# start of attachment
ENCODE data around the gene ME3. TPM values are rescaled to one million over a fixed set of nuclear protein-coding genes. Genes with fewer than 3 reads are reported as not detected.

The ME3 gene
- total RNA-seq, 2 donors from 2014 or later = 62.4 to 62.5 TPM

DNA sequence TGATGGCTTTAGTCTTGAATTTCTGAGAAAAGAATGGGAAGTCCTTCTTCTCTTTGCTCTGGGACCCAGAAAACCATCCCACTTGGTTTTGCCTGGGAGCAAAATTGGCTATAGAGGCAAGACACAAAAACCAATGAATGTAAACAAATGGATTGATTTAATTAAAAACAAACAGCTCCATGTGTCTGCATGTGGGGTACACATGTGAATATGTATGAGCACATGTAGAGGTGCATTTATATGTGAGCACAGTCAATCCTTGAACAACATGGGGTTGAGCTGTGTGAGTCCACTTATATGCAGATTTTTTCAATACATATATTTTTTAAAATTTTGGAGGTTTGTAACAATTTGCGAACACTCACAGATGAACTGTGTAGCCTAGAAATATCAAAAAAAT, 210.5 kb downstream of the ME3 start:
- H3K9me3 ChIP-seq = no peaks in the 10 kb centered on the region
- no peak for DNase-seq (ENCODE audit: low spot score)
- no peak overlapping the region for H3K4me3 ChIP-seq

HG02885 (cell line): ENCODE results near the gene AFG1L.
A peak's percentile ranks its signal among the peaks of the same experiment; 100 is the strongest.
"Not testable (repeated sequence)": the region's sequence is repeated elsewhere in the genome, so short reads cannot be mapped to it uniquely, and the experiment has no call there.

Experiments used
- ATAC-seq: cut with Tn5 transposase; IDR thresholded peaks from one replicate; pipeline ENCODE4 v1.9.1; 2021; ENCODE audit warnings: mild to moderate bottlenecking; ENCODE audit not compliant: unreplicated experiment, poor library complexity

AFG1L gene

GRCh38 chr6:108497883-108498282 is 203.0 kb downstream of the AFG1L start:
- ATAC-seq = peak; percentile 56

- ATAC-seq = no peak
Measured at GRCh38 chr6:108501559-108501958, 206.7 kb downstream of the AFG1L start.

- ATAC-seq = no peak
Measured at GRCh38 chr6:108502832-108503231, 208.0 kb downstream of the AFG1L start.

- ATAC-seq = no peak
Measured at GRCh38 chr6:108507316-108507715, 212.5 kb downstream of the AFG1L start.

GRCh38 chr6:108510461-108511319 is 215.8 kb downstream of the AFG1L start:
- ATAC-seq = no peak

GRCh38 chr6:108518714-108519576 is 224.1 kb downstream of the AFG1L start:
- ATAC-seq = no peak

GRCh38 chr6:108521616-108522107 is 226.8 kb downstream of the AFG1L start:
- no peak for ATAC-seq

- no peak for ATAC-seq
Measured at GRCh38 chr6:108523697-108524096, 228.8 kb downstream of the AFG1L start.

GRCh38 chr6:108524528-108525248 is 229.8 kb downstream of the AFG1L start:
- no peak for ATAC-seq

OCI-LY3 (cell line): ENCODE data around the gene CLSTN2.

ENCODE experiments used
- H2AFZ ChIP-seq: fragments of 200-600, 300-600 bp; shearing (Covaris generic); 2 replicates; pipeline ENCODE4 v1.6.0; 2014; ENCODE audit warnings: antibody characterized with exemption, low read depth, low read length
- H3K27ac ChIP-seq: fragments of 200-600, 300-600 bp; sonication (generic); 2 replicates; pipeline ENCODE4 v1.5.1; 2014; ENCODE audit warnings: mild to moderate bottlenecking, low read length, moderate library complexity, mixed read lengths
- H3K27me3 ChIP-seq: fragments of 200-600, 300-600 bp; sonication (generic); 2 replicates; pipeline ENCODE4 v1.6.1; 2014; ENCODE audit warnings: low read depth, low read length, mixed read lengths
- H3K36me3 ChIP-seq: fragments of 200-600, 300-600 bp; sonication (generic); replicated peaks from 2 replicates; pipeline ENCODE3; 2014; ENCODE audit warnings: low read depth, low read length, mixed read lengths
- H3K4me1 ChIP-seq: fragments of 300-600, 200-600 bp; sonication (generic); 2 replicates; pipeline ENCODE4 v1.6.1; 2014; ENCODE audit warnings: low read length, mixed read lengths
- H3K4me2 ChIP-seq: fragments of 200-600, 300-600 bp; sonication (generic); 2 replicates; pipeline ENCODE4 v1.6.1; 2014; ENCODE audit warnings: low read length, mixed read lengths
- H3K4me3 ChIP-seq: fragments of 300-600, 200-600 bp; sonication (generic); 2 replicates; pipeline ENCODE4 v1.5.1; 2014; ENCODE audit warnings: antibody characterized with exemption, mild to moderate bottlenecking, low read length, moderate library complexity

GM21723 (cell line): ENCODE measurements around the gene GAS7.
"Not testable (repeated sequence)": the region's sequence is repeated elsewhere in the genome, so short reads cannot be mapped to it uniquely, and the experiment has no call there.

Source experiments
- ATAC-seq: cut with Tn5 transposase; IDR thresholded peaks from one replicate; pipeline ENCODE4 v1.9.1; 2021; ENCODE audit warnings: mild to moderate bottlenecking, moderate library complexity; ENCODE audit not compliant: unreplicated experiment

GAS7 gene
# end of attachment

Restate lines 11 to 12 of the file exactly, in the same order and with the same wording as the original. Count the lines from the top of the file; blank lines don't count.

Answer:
Experiments used
- ATAC-seq: cut with Tn5 transposase; IDR thresholded peaks from one replicate; pipeline ENCODE4 v1.9.1; 2021; ENCODE audit warnings: mild to moderate bottlenecking; ENCODE audit not compliant: unreplicated experiment, poor library complexity